During the 10 years I served as the weekly restaurant critic for Gambit newspaper, I had the pleasure of learning about all the top chefs of the greater New Orleans area and the Northshore, and their various styles of cooking.
Discovering the cuisine of talented chefs throughout Louisiana remains a passion. While some chefs aspire to the limelight and stardom at five-star establishments, others of similar capabilities are simply artists who enjoy their trade rather quietly. But you can see the sparkle in their eyes when they cook or talk about food.
As far as talent goes, Chef Scott Snodgrass is at the top of the food chain, and the food game, so to speak. He is one of those mild-mannered, quiet chefs who dazzle diners with his intriguing creations that excite the taste buds at every turn. But he does not clamor for applause. On any given night he may be preparing bay scallops with a sprig of rosemary that are accented by papaya and served atop roasted acorn squash with a honey paprika gastrique, or feather-light crab cakes appearing with a fresh basil and cabbage salad tinged with Creole mustard vinaigrette. Warm sourdough is presented upon arrival, made in-house.
The former executive chef of Clancy’s, Snodgrass has found a niche as chef and co-proprietor of One Restaurant and Lounge, which opened three years ago (just six months prior to Katrina) in the Riverbend area of New Orleans, just around the block from Camellia Grill. He opened the restaurant in February, 2005 with co-proprietor Lee McCullough, a savvy wine enthusiast. The two had previously worked together and had similar ambitions.
It is understandable that you may want to run out and try a restaurant that just opened last week or last month when visiting the Big Easy, but One Restaurant and Lounge is well worth a stop, especially if you are in town during the New Orleans Wine and Food Experience and do not plan to attend the popular vintner’s dinners (which are usually sold out way in advance). This is one spot to hit. It is small and intimate, decidedly romantic, but the best aspect, in my opinion, is the food bar, where you can sit and watch Chef Snodgrass and his associate chefs whip up amazing delights. The view and aromas tantalize the senses.
It is impossible to resist, for instance, the fragrance of the char-grilled oysters flecked with Roquefort cheese and red wine vinaigrette, or the salty scent of grilled beef tenderloin with a warm beef shoulder rillete, served with a Stilton glacage, and dressed up with Dauphinoise potatoes (a sumptuous little French accent). Pan-fried trout in a lobster and parsley nage is served atop mussels and basmati rice pilaf; country ribs are enveloped with a deeply flavored red wine demi-glace and served with potato and white truffle coquettes. But of all the dishes, one of my favorites is among the simplest: tuna carpaccio with sliced avocado and citrus Ponzu sauce, with a bit of slaw in the center. It is light and refreshing and melts in the mouth.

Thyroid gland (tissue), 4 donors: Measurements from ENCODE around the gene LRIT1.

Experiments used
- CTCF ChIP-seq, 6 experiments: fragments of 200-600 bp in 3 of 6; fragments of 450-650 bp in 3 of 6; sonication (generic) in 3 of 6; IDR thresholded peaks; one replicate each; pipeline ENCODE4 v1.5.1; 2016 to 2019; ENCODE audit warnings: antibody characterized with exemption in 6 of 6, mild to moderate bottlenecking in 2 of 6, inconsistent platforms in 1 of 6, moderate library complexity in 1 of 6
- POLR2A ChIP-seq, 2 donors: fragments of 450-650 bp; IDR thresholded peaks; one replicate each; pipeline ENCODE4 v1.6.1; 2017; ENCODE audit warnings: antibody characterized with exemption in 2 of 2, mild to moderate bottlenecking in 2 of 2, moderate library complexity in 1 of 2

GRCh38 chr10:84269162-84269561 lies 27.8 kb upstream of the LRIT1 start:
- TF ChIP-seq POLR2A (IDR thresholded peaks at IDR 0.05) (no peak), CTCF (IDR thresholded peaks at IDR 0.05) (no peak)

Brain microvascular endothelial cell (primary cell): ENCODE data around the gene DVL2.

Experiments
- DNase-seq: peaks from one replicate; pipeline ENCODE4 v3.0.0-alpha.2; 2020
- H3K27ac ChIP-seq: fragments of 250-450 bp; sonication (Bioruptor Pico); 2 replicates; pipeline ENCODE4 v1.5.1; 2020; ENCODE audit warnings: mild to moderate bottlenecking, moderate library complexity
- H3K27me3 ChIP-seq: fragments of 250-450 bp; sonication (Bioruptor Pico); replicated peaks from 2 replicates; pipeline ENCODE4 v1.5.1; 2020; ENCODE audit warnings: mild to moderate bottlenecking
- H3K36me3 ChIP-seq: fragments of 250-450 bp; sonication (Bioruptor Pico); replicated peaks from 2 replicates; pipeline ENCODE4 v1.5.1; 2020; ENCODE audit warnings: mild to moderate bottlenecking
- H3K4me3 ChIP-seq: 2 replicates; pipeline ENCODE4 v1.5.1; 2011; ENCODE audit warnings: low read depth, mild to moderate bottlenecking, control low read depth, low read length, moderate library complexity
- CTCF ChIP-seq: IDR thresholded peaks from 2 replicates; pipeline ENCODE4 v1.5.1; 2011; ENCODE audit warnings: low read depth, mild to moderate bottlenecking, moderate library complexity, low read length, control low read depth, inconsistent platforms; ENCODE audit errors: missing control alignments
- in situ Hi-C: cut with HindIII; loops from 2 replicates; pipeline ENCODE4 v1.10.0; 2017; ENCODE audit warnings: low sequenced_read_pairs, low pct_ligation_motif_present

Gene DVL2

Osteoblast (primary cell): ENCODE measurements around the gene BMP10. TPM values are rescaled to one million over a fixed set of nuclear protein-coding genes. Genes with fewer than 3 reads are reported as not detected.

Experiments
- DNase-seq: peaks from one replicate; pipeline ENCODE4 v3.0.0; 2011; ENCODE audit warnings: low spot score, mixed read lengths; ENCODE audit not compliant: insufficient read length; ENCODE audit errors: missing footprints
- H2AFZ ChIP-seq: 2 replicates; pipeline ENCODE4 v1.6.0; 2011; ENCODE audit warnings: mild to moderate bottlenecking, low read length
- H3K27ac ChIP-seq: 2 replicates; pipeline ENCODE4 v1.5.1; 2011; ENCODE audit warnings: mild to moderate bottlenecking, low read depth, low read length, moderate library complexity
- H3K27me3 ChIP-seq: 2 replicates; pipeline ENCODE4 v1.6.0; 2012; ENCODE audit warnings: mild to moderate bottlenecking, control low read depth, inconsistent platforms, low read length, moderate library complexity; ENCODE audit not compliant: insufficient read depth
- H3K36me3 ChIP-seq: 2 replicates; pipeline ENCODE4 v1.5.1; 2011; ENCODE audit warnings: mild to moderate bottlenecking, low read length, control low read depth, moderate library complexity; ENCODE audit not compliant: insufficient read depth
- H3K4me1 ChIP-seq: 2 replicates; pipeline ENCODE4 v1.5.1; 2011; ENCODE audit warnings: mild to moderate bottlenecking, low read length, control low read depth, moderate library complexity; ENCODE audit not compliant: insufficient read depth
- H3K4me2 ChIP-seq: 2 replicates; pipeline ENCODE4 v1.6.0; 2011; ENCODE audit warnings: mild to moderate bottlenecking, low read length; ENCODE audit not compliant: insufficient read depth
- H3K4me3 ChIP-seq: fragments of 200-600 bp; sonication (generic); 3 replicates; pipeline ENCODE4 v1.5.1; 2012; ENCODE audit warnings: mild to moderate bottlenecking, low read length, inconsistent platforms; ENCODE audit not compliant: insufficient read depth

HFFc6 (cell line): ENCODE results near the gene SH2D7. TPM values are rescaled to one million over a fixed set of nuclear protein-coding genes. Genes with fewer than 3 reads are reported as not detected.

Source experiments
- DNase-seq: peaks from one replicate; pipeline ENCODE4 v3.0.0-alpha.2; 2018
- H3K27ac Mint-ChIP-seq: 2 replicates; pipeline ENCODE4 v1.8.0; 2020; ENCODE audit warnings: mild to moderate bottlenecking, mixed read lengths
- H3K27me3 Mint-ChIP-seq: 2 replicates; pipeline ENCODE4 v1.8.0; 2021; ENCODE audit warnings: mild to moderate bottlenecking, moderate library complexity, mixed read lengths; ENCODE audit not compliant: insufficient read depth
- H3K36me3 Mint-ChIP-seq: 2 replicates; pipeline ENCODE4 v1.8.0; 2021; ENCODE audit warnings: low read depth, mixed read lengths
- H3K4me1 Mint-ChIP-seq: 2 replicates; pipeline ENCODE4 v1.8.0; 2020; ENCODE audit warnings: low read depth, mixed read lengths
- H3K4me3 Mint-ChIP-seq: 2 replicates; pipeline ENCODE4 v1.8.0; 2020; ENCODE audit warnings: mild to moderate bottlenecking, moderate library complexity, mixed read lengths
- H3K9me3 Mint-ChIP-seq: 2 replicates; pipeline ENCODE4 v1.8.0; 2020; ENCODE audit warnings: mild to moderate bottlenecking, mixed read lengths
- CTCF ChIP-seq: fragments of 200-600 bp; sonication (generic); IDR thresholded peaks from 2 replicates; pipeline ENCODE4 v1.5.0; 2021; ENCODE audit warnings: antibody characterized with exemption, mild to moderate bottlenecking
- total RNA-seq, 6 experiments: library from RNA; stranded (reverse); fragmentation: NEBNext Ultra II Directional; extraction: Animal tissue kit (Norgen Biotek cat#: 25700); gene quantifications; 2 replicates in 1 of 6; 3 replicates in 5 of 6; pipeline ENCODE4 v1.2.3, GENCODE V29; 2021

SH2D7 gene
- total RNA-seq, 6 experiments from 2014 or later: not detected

The chef dubs his cuisine “contemporary comfort food” but I would kick that up a notch and call it “global gourmet” as he fuses a number of styles including French, Italian, Creole, Asian, and Mediterranean. “I’ve done some Greek and Italian food, I ran a sushi and noodle house for a number of years, and worked at Clancy’s, so I’ve been able to pick up on a bunch of comfort dishes,” says Chef Snodgrass.
I go to One as often as possible for the pleasure of observing Chef Snodgrass in action at what is perhaps the coolest little food bar in town. He is always putting something fresh and creative on the menu, and his presentations are works of art.
“The advantage of an open kitchen is that we see what is going on in the dining room,” Chef Snodgrass discloses. “Being in a closed kitchen was most of the tenure in my life. You’re at the mercy of the way the tickets are coming in. Whereas, with this open kitchen you can see the front door, so we can see the expectation and anticipation, which is everything in the kitchen.”
Cool jazz, ceiling fans, hardwood floors, mirrors, and a cozy little bar add to the romantic charm of the place. The chef says he will soon be bringing back his cochon du lait to the menu. “It’s a classic spring dish,” he says. “We do whole pigs; it’s supposed to be a baby suckling pig, around 20-30 pounds. We do it overnight in the convection oven,” he explains. “The main thing about this little kitchen is that you have to pay attention to detail.” Judging from the way each dish is beautifully plated at One, detail is an echo to the culinary senses.